31. October 2011 at 14:12

    Scott, I think you’ll see the GOP be far stronger on:

    1. public employee compensation, note even Romney is saying freeze Federal until 2020.

    2. home prices / fannie freddie

    but they will still run massive deficits, but they’ll be driven by tax cuts, and less spending.

  11. Gravatar of JimP JimP
    31. October 2011 at 14:50

    http://krugman.blogs.nytimes.com/2011/10/30/a-volcker-moment-indeed-slightly-wonkish/

    I suppose everyone has seen this – but I hadnt. Paul K is fully on board.

  12. Gravatar of Tommy Dorsett Tommy Dorsett
    31. October 2011 at 16:05

    Friedman showed that the length and duration of expansions were unrelated to the severity and depth of the recessions that followed. This supports the point that it’s a bad argument to say housing and autos are bombed out so we can’t recess. The big risk is a negative velocity shock that has its roots in Europe’s sovereign debt markets and banks. A nominal GDP level target would help the Fed ward off that risk. Operation Twist and multi-year commitments to ZIRP won’t……….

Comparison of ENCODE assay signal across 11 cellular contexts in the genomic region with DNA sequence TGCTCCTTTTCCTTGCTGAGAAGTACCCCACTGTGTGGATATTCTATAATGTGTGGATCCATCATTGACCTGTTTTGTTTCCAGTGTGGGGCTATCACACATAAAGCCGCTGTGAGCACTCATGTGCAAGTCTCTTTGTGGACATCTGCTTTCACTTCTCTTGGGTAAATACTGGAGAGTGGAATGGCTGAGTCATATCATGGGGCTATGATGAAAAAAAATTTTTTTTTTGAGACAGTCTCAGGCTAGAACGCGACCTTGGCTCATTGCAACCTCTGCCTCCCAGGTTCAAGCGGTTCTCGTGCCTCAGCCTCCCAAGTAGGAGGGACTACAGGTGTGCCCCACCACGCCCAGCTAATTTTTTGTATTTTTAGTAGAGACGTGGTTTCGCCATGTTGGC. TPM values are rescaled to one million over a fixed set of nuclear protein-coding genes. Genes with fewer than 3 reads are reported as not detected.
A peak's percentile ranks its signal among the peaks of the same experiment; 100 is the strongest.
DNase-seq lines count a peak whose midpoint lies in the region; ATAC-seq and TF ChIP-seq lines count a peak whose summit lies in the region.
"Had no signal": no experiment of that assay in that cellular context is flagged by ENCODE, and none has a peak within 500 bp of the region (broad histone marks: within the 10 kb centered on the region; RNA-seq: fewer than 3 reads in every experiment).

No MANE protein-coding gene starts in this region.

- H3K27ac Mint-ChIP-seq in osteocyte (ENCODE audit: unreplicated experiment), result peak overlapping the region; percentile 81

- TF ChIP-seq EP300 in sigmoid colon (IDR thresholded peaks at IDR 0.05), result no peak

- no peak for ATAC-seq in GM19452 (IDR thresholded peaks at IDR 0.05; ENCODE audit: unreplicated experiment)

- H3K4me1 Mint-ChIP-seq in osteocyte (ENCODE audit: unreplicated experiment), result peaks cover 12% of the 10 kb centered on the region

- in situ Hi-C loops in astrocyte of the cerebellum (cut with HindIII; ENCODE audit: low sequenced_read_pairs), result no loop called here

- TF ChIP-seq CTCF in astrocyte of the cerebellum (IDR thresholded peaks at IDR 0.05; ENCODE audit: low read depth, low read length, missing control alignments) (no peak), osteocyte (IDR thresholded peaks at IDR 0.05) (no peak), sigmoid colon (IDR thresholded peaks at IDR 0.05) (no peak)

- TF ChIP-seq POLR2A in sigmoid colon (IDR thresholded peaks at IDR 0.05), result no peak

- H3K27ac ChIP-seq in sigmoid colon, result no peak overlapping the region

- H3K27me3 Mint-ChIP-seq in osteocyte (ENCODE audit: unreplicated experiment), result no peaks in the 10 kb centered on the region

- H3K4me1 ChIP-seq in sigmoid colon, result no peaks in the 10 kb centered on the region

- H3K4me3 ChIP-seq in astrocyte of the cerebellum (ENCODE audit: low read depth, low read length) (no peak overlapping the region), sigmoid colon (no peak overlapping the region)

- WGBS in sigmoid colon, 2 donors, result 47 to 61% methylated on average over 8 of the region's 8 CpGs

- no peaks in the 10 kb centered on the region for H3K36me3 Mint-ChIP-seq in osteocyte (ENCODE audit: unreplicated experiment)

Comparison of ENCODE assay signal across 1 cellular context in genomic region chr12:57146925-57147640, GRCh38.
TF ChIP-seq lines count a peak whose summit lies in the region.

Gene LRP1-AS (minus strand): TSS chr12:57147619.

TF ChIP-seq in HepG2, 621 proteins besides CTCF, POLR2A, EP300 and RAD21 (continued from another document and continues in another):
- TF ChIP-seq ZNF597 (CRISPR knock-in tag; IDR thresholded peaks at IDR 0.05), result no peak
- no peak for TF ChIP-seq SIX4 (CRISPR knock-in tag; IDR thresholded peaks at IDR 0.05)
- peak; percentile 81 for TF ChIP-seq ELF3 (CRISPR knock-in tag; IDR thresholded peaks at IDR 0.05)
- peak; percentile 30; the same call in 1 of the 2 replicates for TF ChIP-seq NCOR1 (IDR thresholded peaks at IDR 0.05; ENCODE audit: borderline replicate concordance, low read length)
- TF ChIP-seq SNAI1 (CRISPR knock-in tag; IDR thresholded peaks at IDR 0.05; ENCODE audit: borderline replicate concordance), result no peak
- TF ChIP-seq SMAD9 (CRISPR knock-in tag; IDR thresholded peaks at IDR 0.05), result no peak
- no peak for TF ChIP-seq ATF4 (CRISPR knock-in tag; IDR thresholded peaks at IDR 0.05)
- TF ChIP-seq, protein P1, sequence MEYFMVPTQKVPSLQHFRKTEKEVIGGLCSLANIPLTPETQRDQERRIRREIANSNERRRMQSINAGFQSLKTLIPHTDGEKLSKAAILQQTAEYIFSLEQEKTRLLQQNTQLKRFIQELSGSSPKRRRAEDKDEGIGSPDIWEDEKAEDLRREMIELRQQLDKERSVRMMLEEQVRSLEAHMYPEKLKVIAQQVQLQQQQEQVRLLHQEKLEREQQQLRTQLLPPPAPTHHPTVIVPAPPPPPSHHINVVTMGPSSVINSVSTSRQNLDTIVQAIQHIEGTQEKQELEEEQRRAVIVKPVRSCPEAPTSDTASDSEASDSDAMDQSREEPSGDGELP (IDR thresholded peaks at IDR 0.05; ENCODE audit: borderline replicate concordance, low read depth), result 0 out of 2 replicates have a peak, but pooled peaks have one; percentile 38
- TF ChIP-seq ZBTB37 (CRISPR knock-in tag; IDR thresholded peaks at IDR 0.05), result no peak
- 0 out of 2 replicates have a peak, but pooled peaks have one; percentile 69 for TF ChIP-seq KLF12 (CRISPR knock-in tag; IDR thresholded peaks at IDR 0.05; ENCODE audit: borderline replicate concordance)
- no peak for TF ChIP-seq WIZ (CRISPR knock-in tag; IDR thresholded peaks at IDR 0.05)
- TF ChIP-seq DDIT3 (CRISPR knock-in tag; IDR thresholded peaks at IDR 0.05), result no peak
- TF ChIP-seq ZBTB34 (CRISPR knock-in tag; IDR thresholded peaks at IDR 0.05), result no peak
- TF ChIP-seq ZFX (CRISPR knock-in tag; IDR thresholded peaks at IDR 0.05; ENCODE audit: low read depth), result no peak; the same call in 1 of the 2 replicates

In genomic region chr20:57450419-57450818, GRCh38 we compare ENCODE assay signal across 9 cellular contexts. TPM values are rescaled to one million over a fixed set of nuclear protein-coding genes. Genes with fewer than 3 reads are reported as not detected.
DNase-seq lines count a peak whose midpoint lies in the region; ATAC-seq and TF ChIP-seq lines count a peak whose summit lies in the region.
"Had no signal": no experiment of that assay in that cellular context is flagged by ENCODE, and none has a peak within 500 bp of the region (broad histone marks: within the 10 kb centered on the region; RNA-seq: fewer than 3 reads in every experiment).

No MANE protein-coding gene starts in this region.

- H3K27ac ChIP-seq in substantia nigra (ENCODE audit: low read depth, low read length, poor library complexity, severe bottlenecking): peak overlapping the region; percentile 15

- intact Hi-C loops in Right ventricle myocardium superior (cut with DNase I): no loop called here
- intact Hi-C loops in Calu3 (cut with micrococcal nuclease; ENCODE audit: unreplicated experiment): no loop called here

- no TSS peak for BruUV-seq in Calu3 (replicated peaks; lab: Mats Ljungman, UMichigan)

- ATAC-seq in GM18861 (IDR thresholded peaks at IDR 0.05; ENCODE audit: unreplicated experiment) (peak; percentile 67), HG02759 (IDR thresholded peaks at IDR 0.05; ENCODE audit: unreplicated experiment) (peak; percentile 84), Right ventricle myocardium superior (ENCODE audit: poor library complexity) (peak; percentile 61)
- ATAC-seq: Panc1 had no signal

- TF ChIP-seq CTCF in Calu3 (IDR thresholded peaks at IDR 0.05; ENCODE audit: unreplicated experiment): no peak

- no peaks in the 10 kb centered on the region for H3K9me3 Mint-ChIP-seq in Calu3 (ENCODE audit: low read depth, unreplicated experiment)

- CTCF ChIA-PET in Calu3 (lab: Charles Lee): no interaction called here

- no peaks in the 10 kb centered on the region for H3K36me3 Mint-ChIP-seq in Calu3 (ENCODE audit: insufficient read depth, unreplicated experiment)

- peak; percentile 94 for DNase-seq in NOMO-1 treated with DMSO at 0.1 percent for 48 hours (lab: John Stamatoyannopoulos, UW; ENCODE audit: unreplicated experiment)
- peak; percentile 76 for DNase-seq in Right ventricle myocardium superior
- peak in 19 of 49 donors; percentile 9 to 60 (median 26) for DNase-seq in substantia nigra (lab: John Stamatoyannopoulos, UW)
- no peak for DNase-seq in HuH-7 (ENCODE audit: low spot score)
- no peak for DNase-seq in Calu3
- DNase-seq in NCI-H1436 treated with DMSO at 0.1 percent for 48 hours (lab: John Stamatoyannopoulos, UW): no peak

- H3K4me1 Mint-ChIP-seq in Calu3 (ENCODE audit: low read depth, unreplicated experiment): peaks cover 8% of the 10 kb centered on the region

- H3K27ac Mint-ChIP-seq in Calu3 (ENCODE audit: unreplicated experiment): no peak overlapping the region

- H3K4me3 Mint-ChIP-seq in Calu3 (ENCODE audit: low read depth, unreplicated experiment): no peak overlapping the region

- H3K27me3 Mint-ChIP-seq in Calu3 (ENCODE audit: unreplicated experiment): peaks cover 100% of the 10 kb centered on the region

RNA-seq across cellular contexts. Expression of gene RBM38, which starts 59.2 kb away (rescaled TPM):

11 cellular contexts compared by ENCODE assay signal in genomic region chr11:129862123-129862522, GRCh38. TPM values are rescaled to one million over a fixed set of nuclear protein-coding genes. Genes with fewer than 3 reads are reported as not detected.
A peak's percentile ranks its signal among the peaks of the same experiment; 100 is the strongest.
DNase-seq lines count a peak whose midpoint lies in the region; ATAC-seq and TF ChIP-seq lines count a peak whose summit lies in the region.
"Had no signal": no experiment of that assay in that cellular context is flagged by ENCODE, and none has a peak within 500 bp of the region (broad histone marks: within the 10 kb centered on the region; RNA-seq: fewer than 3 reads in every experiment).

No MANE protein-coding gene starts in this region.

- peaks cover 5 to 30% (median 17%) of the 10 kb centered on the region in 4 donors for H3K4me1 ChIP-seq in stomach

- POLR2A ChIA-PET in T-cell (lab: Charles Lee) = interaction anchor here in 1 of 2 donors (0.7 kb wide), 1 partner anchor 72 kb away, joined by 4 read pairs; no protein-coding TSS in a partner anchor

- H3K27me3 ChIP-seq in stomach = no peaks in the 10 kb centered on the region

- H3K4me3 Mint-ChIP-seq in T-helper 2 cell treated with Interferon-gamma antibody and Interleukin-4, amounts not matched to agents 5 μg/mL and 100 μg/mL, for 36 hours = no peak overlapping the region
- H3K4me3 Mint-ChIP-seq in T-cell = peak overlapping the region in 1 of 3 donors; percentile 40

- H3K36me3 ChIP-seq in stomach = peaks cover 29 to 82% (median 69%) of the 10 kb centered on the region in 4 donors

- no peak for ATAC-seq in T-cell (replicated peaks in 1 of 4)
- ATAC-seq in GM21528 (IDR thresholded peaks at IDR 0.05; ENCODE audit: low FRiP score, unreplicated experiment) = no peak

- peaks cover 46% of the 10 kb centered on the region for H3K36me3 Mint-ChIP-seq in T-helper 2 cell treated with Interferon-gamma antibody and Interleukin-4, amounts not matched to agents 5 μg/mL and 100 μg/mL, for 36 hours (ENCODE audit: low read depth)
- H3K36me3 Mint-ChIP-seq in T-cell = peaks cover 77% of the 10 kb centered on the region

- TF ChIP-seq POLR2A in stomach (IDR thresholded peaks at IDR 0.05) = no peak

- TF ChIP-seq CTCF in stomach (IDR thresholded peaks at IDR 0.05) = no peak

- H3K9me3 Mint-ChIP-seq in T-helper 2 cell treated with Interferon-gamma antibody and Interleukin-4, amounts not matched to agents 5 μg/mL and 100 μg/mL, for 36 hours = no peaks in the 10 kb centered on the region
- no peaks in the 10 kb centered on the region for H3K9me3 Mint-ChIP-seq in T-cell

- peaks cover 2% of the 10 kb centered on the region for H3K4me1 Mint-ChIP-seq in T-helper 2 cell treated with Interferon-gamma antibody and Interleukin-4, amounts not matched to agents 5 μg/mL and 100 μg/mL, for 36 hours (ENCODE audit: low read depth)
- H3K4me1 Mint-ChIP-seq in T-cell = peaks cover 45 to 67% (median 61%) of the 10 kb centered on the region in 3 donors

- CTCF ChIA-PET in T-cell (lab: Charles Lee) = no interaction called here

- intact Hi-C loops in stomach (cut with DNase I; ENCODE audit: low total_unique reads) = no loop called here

13. Gravatar of brian brian
    31. October 2011 at 20:59

    Scott,

    Can it get worse? Yes, and there are scenarios where the Fed could use all the unconventional tools in existence and not have a dent in improve the economy much. Two I can think of are global thermonuclear war and zombie apocalypse.

  14. Gravatar of James in London James in London
    1. November 2011 at 08:42

    We have a saying in equities that once your share has fallen 90% it only has another 90% to go.

  15. Gravatar of ssumner ssumner
    1. November 2011 at 17:34

    Morgan, And far weaker on defense spending, and other GOP favorites.

    Jimp, Thanks for the Krugman link.

    Tommy, That’s a good point.